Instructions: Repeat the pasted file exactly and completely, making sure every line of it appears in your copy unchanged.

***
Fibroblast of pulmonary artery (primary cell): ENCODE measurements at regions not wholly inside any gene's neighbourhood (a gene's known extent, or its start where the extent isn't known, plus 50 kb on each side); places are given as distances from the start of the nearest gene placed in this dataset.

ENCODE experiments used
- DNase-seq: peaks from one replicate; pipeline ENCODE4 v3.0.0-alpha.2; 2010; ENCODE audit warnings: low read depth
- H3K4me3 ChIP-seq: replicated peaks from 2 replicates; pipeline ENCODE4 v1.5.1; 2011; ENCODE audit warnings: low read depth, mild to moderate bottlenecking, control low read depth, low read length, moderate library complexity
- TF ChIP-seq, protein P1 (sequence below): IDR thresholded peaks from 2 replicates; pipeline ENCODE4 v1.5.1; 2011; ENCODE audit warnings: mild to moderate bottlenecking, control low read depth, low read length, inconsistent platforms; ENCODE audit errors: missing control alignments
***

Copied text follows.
Fibroblast of pulmonary artery (primary cell): ENCODE measurements at regions not wholly inside any gene's neighbourhood (a gene's known extent, or its start where the extent isn't known, plus 50 kb on each side); places are given as distances from the start of the nearest gene placed in this dataset.

ENCODE experiments used
- DNase-seq: peaks from one replicate; pipeline ENCODE4 v3.0.0-alpha.2; 2010; ENCODE audit warnings: low read depth
- H3K4me3 ChIP-seq: replicated peaks from 2 replicates; pipeline ENCODE4 v1.5.1; 2011; ENCODE audit warnings: low read depth, mild to moderate bottlenecking, control low read depth, low read length, moderate library complexity
- TF ChIP-seq, protein P1 (sequence below): IDR thresholded peaks from 2 replicates; pipeline ENCODE4 v1.5.1; 2011; ENCODE audit warnings: mild to moderate bottlenecking, control low read depth, low read length, inconsistent platforms; ENCODE audit errors: missing control alignments